Of course, the primary use of EHR data has traditionally focused on clinical optimization. A prime example of this is the fall risk evaluator that’s available with some EHR platforms. This is the ability to take information that’s spread across visits, medications, diagnoses and other key indicators, and summarize it into a packaged alert that indicates whether a resident is at an elevated fall risk, and the potential reasons why. It helps to let staff know, “hey, maybe you should keep an eye on this resident,” or “we may need to reevaluate our clinical approach to this patient,” before an event occurs.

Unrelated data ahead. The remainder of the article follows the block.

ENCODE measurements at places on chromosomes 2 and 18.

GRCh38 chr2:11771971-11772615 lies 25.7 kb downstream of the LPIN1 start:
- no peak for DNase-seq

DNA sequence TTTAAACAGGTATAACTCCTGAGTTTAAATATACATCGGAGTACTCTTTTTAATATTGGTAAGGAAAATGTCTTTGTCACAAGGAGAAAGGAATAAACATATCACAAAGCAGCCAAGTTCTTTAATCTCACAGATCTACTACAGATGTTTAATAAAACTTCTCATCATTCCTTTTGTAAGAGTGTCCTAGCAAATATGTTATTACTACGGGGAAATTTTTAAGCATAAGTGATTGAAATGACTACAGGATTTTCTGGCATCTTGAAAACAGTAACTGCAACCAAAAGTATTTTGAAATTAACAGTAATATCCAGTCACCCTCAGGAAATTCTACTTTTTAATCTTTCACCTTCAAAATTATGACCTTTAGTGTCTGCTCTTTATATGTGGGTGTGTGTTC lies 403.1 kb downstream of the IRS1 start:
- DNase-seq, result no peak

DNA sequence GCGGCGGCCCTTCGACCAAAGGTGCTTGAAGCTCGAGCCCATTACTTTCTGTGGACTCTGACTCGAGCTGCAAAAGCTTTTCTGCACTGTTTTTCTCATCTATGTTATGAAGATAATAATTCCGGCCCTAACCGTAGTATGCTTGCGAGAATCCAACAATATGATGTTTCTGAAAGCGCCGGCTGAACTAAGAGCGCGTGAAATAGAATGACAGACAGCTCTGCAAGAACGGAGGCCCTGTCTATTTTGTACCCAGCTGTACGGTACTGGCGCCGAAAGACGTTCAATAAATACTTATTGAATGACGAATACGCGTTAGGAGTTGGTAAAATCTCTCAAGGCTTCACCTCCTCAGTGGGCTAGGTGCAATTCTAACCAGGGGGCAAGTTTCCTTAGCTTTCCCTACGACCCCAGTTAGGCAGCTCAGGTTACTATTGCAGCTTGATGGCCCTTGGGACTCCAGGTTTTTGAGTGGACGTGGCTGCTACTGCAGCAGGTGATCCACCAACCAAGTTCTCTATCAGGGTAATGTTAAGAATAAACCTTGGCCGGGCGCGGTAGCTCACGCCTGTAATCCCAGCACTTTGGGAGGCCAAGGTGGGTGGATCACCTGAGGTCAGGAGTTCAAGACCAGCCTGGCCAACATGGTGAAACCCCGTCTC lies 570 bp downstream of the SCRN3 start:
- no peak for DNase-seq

This kind of clinical optimization is already becoming a standard expectation among EHR systems. And today, it can be expanded to areas beyond falls, including risk of malnutrition, sepsis, allergic reactions, and more.
This info could be communicated with a detailed report, of course. But today, we’re finding that quick-hit alerts and notifications, such as direct-to-consumer media like text messages and emails, are the types of channels that have the most impact across clinical teams.
True, nobody wants to get bogged down with too many alerts. Yet some information does need to be communicated urgently. So, an EHR provider should work with each organization to find the right balance and determine how to communicate important data and alerts in the way that works best for them and their care teams.